Monday, August 3, 2015

Interview with TBA Agent, Beth Phelan

It's time for our monthly interview with a member of Team Bent! Up this month, the marvelous Beth Phelan...

How did you decide that you wanted to become an agent? 
I knew I wanted to work, in some way, bringing books to readers. Especially with YA lit. I originally started with an agency, as a foot in the door more than anything else, on my way to becoming an editor at a big house. But the more time I spent in agencies, the more I liked. When the time came to move on, I looked for positions at an agency. I figured out that it was where I really wanted to be.

What’s your favorite part of being an agent? 
The control. I can be a control freak and I’m really independent and self-motivated. I like to be in charge in a lot of ways. So the editor dream never would have panned out for me. I want to be able to take on the projects I love and decide to spend my time on stories and authors that I believe in. That freedom is really important to me because I love being the first on scene to really fall in love with a book and champion it to shelves.

What are you very hungry to find in your query pile? 
More of everything! I want literary YA and also big YA fantasy. I like things that are ambitious and maybe a little weird. Some kind of speculative contemporary would be great, and laugh-out-loud YA too. For adult, I’d love to add another adult thriller writer to my roster, as well as a writer of diverse contemporary romance.

Tell us about some of your projects – what’s going to hit bookstores shelves this fall or next year? 
I’m really excited to see Kathryn Ormsbee’s LUCKY FEW (Simon & Schuster Children’s) hit shelves in summer 2016. There’s homeschooling, fake near-death experiences, REAL near-death experiences… very black humor, very Harold & Maude. I love it. But this fall, I’m also really eager to see THE DEVIL’S DREAMCATCHER (Holiday House) make its way to readers who loved the first book, THE DEVIL’S INTERN by Donna Hosie, which—ahem—was a Kirkus Best Teen Book and also an ALA YALSA Best Fiction for Young Adults book.

Children's books are not easy to write, but they have that reputation. Why do you think people think of them as "easy," and what is it about them that actually makes them very difficult? 
I think people underestimate kids and teens. They understand, appreciate, and remember things as well as adults do, but I think people forget that or just think the bar is lower because they aren’t as “matured” or experienced. But what’s actually difficult about writing for them, I think, aside from there just being so much more competition these days, is that they are so well-informed and they are better, more engaged learners than adults. But it’s hard to capture that authentic teen voice and be able to speak and relate to a generation that’s really just a blip in your life. It’s one of the most important blips, but it happens so fast and is so big that it’s hard to catch.

If you could see any one genre of children's books gain exponentially in strength, what would it be?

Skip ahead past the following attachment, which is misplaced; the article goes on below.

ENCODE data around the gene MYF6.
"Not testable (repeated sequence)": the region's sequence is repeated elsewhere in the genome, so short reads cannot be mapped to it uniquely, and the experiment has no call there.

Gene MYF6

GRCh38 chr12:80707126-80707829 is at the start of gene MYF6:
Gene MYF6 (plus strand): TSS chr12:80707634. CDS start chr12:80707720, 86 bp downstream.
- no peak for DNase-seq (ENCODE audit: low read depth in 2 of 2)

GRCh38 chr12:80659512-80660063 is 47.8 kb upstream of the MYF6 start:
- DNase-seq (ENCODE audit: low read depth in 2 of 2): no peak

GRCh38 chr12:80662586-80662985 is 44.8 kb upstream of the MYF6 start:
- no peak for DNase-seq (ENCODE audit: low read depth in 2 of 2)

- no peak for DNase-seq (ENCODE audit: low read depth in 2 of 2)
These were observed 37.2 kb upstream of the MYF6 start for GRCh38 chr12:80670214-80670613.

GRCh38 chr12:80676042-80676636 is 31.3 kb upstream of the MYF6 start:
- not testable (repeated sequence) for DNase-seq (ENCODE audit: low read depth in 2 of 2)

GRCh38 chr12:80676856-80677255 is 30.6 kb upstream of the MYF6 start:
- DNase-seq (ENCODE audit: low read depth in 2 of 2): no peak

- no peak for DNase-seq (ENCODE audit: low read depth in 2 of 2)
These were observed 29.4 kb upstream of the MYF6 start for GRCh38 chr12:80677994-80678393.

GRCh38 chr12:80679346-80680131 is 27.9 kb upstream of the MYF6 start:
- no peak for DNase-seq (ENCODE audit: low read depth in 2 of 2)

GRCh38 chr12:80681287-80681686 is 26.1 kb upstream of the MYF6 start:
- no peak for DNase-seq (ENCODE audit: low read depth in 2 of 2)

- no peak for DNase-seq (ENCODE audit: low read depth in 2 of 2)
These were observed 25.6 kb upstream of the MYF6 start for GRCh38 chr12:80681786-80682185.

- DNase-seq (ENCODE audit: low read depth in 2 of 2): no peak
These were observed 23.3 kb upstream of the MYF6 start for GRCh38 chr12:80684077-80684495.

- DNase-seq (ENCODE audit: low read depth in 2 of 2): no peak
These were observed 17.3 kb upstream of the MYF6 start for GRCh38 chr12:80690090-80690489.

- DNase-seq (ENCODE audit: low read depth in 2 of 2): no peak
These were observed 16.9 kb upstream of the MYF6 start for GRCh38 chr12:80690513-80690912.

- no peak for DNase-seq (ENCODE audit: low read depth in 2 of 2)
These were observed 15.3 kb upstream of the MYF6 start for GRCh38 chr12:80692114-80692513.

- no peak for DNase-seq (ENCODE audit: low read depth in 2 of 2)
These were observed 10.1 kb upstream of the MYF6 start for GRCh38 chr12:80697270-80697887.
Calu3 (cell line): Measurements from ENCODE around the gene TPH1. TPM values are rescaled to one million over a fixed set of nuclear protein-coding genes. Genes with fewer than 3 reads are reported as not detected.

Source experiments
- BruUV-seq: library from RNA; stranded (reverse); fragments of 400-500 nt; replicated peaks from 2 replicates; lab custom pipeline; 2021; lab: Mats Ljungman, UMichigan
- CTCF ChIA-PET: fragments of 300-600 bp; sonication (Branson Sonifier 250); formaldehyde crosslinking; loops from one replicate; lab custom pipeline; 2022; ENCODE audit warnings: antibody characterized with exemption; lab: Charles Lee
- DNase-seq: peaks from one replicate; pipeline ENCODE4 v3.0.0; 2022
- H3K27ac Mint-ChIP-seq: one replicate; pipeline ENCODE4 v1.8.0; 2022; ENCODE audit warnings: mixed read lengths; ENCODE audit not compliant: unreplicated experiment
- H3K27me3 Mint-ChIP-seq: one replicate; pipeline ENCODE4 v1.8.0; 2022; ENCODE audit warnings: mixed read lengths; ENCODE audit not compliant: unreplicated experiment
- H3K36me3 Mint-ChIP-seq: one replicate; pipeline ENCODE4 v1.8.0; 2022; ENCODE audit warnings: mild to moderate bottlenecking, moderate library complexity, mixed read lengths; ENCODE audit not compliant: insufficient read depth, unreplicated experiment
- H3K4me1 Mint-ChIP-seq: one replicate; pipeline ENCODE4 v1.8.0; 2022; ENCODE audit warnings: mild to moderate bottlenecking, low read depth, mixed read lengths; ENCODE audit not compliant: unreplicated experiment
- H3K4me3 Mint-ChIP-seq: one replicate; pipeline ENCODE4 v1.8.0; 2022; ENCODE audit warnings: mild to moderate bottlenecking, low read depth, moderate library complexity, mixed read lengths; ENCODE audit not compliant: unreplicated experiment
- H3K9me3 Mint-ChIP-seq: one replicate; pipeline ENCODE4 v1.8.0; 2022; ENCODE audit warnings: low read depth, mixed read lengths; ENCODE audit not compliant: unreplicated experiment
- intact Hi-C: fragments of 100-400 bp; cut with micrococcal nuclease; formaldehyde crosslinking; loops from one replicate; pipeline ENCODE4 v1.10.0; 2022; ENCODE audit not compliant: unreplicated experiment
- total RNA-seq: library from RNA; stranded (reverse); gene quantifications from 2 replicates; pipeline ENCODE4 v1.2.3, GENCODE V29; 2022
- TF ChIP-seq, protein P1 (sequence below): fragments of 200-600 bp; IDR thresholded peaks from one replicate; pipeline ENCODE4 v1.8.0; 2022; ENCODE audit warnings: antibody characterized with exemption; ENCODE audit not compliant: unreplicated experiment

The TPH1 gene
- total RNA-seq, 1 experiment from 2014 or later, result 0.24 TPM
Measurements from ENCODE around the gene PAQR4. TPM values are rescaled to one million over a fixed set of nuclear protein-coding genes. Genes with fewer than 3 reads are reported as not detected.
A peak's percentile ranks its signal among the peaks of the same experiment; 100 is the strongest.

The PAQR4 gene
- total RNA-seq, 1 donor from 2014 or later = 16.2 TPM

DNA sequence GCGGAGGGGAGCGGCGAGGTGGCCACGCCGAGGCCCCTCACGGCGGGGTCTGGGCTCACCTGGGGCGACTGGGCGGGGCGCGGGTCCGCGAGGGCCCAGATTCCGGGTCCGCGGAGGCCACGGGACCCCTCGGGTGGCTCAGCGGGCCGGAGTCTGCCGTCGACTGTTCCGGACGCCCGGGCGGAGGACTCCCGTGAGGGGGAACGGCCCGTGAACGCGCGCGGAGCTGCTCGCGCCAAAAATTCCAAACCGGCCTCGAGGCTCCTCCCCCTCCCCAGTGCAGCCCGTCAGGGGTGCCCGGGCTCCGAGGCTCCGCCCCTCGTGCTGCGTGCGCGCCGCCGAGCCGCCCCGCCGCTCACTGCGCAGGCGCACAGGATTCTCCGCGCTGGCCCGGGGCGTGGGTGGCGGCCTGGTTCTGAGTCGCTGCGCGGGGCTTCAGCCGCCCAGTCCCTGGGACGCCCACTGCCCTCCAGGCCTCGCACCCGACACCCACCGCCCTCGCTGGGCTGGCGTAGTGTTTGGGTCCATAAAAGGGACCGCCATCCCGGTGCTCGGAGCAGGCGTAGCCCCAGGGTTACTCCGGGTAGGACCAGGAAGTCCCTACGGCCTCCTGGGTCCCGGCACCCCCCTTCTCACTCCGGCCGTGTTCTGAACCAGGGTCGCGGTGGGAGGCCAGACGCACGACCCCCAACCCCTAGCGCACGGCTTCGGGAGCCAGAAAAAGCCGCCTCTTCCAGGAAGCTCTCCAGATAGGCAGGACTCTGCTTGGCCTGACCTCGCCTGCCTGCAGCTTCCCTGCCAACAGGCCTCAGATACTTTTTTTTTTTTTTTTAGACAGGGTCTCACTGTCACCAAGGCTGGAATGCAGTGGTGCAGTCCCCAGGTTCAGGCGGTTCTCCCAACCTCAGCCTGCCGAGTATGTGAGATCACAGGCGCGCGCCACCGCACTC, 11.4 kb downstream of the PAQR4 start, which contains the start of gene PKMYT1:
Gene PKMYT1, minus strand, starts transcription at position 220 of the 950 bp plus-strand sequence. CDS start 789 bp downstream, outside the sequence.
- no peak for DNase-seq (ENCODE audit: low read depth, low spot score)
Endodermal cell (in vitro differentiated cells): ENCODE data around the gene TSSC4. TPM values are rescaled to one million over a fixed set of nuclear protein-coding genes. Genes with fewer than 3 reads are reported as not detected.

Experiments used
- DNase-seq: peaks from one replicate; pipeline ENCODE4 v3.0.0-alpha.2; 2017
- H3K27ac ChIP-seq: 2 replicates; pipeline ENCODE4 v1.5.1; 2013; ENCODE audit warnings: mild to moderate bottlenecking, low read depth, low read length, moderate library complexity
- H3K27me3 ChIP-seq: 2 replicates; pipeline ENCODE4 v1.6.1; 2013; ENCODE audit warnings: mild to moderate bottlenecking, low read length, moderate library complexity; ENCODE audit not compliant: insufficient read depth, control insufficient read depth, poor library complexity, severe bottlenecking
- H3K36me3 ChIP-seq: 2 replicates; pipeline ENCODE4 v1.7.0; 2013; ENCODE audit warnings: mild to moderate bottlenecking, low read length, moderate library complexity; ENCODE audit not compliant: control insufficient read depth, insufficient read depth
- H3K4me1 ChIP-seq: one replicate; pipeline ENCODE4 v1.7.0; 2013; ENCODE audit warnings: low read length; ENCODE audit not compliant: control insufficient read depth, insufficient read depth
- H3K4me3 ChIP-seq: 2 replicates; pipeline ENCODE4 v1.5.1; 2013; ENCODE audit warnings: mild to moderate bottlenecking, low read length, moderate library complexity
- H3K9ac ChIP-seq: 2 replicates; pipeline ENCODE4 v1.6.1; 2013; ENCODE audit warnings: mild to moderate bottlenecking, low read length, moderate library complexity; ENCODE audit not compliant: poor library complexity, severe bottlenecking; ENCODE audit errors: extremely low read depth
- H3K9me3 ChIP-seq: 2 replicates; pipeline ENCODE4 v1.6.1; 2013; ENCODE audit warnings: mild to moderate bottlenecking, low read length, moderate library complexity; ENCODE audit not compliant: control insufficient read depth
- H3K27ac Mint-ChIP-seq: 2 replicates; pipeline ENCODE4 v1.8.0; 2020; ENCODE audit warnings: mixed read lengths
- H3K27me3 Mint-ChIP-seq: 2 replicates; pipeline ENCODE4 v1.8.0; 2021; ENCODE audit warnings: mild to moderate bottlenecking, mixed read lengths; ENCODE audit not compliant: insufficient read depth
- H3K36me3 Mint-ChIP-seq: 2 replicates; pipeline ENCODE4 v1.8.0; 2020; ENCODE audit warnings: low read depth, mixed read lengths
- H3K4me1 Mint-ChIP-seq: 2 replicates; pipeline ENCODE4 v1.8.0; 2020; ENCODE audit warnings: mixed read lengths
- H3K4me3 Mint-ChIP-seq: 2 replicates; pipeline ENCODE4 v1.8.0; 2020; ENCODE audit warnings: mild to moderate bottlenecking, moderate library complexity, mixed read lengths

I’d really love to see alternate history really take off!

Do you recall the first book you read and loved? (Or perhaps a major favorite as a child). 
I think the first time I was truly OBSESSED with a book was when I started Cate Tiernan’s Sweep series in high school. I couldn't read them fast enough and I felt so completely swept away from my life and my world that for a while I could have been convinced that my world wasn't real and that Morgan and Hunter and Cal were the real ones!

The natural talent you would most like to have? 
Photographic memory. That’s the dream, isn’t it?

What is the worst job you’ve ever had? 
I spent one summer in my teen years working at a toy store in my hometown. It was a small local chain, located in this semi-deserted outlet mall and we never needed more than one person there at a time, as not many people came in. Most of my shift would be spent trying to make our limited supply of toys and games look like they actually filled up the shelves, or else “demonstrating” the toys on the sidewalk in front (I played with a lot of bubble guns). I would occasionally get to chase kids out of the store, but they always got away with fistfuls of Yu-Gi-Oh playing cards stuffed in their pants.

What did you want to be when you grow up? 
I always wanted to be a veterinarian, until I found out that they had to euthanize pets. Sad face.

Where would you go in a time machine? 
I wouldn’t. For all the time travel I represent, the idea freaks me out!

What are some of your favorite movies? 
Ahh, favorite movies. Well, I really loved The Fall. And I love the Mighty Ducks and Who Framed Roger Rabbit. Also the Simon Pegg/Nick Frost trilogy. Love me some Simon Pegg!

What is the scariest thing you’ve ever done? 
I might sound like a dork here but I think the scariest thing I’ve ever done – or at least the most scared I’ve ever been to do something that I did anyway – was agreeing to go to my first conference. I’m terrible in social situations and the idea of a conference with speed-dating pitch appointments and speaking on panels alongside well-seasoned agents had me freaked out. I also have a very real fear of public speaking. So agreeing to go wasn't easy and once I said yes, my stomach was in knots until it was over. I’ve been to many conferences since then, and it’s still a little scary every time, but definitely less so the more I do!

Pie or cake? 

Oh, cake, for sure. 

You can find more Beth here: Twitter, Tumblr, and what she's looking for.

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